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Most Recent Customer Reviews
4.0 out of 5 stars Great Book
Very readable and well put together. Newt is a great story teller with an uncommon way of communicating his point of view.
Published 17 days ago by Joel T Poynter
5.0 out of 5 stars One of the best Civil War novels out there...
Both Gingrich and Forstchen have done their homework, producing a very plausible, historically accurate novel of what Lee's Summer 1863 campaign might have looked like had things... Read more
Published 1 month ago by D. A. White
4.0 out of 5 stars Alternative end.to Gettysburg
Many people have asked if the South had won at Gettysburg what would have happened. This novel provides an excellent scenario and if Lee had listened to Longstreet may have... Read more
Published 2 months ago by DSwenk
3.0 out of 5 stars I don't like alternative history.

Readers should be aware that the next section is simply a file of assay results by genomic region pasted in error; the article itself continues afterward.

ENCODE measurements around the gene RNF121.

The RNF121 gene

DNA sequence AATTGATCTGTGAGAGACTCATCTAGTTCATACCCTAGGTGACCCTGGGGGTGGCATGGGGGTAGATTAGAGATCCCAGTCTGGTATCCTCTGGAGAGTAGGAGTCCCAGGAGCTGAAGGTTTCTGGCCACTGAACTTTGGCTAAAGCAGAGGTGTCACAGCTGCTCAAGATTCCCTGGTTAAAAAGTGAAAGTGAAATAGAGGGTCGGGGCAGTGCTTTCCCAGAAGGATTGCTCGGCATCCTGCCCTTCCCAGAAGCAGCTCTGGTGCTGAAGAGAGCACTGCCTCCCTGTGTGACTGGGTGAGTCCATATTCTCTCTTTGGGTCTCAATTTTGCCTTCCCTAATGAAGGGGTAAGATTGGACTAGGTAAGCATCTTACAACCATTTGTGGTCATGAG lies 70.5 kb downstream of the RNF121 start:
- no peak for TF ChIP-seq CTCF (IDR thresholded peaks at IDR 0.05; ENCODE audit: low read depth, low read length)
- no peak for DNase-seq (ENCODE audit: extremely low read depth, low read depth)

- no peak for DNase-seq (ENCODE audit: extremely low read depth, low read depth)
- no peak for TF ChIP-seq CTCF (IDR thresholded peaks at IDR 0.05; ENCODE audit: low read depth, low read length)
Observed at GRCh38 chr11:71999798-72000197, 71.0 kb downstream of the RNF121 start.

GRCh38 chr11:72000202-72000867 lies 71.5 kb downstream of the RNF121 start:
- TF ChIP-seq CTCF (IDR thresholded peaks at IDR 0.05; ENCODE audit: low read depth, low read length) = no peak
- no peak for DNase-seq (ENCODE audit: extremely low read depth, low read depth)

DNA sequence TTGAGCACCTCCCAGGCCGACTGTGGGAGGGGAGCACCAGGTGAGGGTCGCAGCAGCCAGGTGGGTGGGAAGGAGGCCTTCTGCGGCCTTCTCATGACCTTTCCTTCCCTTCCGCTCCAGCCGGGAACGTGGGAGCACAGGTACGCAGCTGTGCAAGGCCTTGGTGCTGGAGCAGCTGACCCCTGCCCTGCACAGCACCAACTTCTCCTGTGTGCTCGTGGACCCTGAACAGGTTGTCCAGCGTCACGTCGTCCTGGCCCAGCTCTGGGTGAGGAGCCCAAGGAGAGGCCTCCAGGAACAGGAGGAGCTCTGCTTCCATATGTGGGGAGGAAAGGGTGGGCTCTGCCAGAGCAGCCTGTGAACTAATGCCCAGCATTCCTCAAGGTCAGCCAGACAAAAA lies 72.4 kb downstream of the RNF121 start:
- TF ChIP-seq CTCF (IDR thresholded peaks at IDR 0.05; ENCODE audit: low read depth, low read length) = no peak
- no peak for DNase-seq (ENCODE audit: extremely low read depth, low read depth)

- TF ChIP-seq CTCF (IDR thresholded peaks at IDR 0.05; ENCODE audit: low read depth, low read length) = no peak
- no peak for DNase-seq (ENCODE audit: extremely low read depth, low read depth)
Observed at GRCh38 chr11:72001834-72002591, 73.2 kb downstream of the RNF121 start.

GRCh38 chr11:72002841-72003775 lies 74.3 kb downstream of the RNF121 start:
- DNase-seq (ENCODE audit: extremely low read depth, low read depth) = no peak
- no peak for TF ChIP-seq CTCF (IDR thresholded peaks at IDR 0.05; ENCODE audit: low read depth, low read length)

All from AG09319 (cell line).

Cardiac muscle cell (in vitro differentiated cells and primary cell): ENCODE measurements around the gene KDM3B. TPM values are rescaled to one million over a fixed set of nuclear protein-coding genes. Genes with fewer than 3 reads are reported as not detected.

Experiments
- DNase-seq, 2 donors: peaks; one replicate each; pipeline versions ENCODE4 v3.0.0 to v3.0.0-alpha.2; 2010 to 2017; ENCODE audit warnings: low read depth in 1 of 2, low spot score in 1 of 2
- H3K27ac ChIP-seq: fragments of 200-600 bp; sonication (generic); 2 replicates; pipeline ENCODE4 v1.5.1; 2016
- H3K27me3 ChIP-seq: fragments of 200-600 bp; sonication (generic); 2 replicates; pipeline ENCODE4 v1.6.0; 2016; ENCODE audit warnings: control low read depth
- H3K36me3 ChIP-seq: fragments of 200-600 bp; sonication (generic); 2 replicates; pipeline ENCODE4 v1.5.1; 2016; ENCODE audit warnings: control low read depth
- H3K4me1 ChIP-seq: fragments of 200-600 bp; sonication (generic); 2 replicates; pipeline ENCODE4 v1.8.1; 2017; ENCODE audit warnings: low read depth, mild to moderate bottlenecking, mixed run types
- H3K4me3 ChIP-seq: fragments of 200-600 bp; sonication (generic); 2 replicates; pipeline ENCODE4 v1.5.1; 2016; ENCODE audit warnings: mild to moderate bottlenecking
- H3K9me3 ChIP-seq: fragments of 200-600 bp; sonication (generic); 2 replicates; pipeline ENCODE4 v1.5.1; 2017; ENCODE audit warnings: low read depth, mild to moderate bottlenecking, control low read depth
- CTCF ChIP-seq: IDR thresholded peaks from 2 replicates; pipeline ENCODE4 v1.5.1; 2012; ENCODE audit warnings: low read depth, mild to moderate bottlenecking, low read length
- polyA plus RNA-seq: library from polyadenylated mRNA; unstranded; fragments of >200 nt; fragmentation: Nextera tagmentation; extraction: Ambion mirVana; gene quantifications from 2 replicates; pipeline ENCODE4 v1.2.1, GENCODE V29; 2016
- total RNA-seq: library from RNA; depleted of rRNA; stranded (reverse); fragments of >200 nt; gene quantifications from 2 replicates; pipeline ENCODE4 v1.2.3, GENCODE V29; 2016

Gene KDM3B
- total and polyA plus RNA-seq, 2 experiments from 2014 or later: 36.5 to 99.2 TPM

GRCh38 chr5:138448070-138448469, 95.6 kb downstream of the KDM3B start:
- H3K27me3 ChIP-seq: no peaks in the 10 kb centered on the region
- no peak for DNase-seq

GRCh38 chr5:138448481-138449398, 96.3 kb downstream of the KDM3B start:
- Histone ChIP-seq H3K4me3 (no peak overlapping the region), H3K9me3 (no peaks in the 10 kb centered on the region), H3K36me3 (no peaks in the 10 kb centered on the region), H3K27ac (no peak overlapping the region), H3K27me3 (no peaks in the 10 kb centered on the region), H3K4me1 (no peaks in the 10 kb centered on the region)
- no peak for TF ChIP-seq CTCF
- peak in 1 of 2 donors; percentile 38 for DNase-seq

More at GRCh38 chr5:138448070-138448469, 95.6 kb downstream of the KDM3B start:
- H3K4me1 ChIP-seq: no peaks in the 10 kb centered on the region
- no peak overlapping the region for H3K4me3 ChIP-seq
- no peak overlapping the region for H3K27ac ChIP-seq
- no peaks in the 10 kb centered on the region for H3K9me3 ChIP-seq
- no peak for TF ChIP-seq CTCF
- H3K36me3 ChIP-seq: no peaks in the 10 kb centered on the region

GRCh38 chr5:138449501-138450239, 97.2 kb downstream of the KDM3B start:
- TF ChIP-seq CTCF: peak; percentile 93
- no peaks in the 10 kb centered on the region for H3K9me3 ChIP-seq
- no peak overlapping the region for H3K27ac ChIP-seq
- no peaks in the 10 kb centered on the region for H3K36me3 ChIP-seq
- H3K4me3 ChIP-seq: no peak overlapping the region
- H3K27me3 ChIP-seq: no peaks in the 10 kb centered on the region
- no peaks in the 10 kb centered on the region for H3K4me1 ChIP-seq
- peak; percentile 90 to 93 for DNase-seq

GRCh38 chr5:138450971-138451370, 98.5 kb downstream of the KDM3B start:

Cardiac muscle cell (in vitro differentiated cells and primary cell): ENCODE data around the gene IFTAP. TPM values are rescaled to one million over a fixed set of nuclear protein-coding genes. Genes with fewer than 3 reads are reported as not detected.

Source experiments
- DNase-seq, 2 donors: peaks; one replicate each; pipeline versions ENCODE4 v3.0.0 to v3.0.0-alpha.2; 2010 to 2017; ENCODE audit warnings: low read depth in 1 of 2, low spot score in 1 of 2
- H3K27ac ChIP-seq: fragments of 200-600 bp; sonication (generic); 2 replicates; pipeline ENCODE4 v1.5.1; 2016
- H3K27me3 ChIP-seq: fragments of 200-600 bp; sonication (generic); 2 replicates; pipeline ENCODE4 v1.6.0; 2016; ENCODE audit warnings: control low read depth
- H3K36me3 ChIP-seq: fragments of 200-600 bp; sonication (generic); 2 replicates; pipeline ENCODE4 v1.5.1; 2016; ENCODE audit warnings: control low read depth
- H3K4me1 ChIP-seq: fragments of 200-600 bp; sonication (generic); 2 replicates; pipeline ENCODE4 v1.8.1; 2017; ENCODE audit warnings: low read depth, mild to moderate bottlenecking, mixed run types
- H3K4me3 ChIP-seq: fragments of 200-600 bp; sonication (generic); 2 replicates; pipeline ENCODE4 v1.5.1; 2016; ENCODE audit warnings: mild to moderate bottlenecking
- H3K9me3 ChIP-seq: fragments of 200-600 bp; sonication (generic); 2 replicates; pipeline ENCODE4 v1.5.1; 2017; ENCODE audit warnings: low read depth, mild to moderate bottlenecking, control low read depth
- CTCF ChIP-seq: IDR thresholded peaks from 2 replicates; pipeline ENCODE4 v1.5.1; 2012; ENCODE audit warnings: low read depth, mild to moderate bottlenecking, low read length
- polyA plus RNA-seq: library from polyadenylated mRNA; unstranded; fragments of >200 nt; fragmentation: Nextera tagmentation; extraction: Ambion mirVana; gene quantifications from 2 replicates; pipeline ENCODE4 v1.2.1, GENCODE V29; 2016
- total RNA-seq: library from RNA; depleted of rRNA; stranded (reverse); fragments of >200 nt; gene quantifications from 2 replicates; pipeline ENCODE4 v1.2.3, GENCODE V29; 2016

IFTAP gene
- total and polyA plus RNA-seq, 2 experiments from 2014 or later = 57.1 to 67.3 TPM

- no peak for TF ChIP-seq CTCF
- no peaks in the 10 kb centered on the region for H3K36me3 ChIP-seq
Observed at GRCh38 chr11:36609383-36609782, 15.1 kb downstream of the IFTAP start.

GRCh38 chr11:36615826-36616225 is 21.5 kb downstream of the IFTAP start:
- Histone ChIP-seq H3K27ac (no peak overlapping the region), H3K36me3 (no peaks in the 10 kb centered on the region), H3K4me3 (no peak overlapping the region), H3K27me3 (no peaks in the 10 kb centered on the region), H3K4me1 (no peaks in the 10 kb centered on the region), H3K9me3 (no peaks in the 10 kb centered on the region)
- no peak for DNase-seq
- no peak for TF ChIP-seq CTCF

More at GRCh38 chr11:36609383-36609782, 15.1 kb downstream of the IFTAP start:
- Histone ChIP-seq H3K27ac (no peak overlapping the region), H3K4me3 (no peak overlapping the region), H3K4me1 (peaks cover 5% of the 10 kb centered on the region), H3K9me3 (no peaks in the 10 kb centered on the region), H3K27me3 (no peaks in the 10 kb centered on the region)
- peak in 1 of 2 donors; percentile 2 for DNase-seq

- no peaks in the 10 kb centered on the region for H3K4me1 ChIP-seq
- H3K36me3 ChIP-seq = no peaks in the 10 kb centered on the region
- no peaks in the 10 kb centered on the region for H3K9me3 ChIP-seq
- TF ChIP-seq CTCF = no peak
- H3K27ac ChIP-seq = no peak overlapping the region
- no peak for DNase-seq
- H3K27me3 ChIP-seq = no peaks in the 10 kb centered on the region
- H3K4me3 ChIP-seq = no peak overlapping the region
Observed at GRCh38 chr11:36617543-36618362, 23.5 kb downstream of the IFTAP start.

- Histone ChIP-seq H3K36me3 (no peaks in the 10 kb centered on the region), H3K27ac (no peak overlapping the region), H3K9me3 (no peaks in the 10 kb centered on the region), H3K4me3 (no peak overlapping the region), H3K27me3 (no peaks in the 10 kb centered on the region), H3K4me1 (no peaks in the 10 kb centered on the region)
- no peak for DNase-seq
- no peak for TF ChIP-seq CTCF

taken as it is, it is not a bad yarn, but for me, i kept thinking "but it's not true - it didn't really happen". Read more
Published 2 months ago by Irving Weisz
4.0 out of 5 stars Taking Charge
Exceptional story. As a civil war buff myself I congratulate Newt Gingrich in creating a great story that is respectful to history he is altering. Read more
Published 4 months ago by Victor Orozco
5.0 out of 5 stars Masterful Alternate History
This is alternate history at its zenith. This alternate happening of the Battle Of Gettysburg as crafted by world class historians and story tellers Gingrich and Forstchen is a... Read more
Published 4 months ago by Old infantryman
3.0 out of 5 stars Lee wins at Gettysburg